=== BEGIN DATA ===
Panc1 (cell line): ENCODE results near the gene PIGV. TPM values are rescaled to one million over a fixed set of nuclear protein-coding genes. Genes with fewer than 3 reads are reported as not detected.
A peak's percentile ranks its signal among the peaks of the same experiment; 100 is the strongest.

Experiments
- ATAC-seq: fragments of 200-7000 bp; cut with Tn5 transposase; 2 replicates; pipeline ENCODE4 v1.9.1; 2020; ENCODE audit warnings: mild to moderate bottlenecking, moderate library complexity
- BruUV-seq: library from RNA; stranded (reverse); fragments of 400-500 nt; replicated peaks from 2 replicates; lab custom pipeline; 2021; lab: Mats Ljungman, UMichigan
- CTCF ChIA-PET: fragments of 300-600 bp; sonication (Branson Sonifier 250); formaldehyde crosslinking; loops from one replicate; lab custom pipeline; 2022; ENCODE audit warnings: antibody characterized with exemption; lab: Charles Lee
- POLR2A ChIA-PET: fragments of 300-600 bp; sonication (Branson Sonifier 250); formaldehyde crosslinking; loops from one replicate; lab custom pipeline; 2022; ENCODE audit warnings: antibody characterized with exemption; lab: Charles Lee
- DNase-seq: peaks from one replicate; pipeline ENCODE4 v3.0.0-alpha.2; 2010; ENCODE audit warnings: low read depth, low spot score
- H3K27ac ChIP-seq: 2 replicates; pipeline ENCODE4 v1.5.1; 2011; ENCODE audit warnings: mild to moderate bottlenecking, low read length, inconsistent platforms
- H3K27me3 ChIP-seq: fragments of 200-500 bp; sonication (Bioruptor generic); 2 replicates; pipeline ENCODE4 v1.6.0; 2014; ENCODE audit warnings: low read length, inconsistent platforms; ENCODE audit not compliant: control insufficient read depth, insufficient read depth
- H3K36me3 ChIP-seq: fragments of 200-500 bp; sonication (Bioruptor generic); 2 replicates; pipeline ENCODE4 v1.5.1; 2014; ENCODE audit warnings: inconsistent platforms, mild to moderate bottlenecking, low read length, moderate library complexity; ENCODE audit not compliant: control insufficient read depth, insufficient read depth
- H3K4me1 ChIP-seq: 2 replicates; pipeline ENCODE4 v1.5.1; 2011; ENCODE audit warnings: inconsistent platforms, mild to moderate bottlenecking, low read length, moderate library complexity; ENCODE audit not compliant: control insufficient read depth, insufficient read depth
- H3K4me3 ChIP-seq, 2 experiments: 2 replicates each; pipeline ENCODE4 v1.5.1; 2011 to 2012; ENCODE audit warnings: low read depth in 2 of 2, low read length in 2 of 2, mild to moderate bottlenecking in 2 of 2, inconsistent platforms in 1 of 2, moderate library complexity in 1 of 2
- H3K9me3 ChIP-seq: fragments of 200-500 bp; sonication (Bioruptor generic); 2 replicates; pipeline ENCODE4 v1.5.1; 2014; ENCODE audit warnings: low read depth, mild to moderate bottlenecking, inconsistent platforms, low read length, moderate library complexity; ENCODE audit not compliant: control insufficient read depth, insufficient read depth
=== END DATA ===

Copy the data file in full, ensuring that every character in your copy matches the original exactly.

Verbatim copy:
Panc1 (cell line): ENCODE results near the gene PIGV. TPM values are rescaled to one million over a fixed set of nuclear protein-coding genes. Genes with fewer than 3 reads are reported as not detected.
A peak's percentile ranks its signal among the peaks of the same experiment; 100 is the strongest.

Experiments
- ATAC-seq: fragments of 200-7000 bp; cut with Tn5 transposase; 2 replicates; pipeline ENCODE4 v1.9.1; 2020; ENCODE audit warnings: mild to moderate bottlenecking, moderate library complexity
- BruUV-seq: library from RNA; stranded (reverse); fragments of 400-500 nt; replicated peaks from 2 replicates; lab custom pipeline; 2021; lab: Mats Ljungman, UMichigan
- CTCF ChIA-PET: fragments of 300-600 bp; sonication (Branson Sonifier 250); formaldehyde crosslinking; loops from one replicate; lab custom pipeline; 2022; ENCODE audit warnings: antibody characterized with exemption; lab: Charles Lee
- POLR2A ChIA-PET: fragments of 300-600 bp; sonication (Branson Sonifier 250); formaldehyde crosslinking; loops from one replicate; lab custom pipeline; 2022; ENCODE audit warnings: antibody characterized with exemption; lab: Charles Lee
- DNase-seq: peaks from one replicate; pipeline ENCODE4 v3.0.0-alpha.2; 2010; ENCODE audit warnings: low read depth, low spot score
- H3K27ac ChIP-seq: 2 replicates; pipeline ENCODE4 v1.5.1; 2011; ENCODE audit warnings: mild to moderate bottlenecking, low read length, inconsistent platforms
- H3K27me3 ChIP-seq: fragments of 200-500 bp; sonication (Bioruptor generic); 2 replicates; pipeline ENCODE4 v1.6.0; 2014; ENCODE audit warnings: low read length, inconsistent platforms; ENCODE audit not compliant: control insufficient read depth, insufficient read depth
- H3K36me3 ChIP-seq: fragments of 200-500 bp; sonication (Bioruptor generic); 2 replicates; pipeline ENCODE4 v1.5.1; 2014; ENCODE audit warnings: inconsistent platforms, mild to moderate bottlenecking, low read length, moderate library complexity; ENCODE audit not compliant: control insufficient read depth, insufficient read depth
- H3K4me1 ChIP-seq: 2 replicates; pipeline ENCODE4 v1.5.1; 2011; ENCODE audit warnings: inconsistent platforms, mild to moderate bottlenecking, low read length, moderate library complexity; ENCODE audit not compliant: control insufficient read depth, insufficient read depth
- H3K4me3 ChIP-seq, 2 experiments: 2 replicates each; pipeline ENCODE4 v1.5.1; 2011 to 2012; ENCODE audit warnings: low read depth in 2 of 2, low read length in 2 of 2, mild to moderate bottlenecking in 2 of 2, inconsistent platforms in 1 of 2, moderate library complexity in 1 of 2
- H3K9me3 ChIP-seq: fragments of 200-500 bp; sonication (Bioruptor generic); 2 replicates; pipeline ENCODE4 v1.5.1; 2014; ENCODE audit warnings: low read depth, mild to moderate bottlenecking, inconsistent platforms, low read length, moderate library complexity; ENCODE audit not compliant: control insufficient read depth, insufficient read depth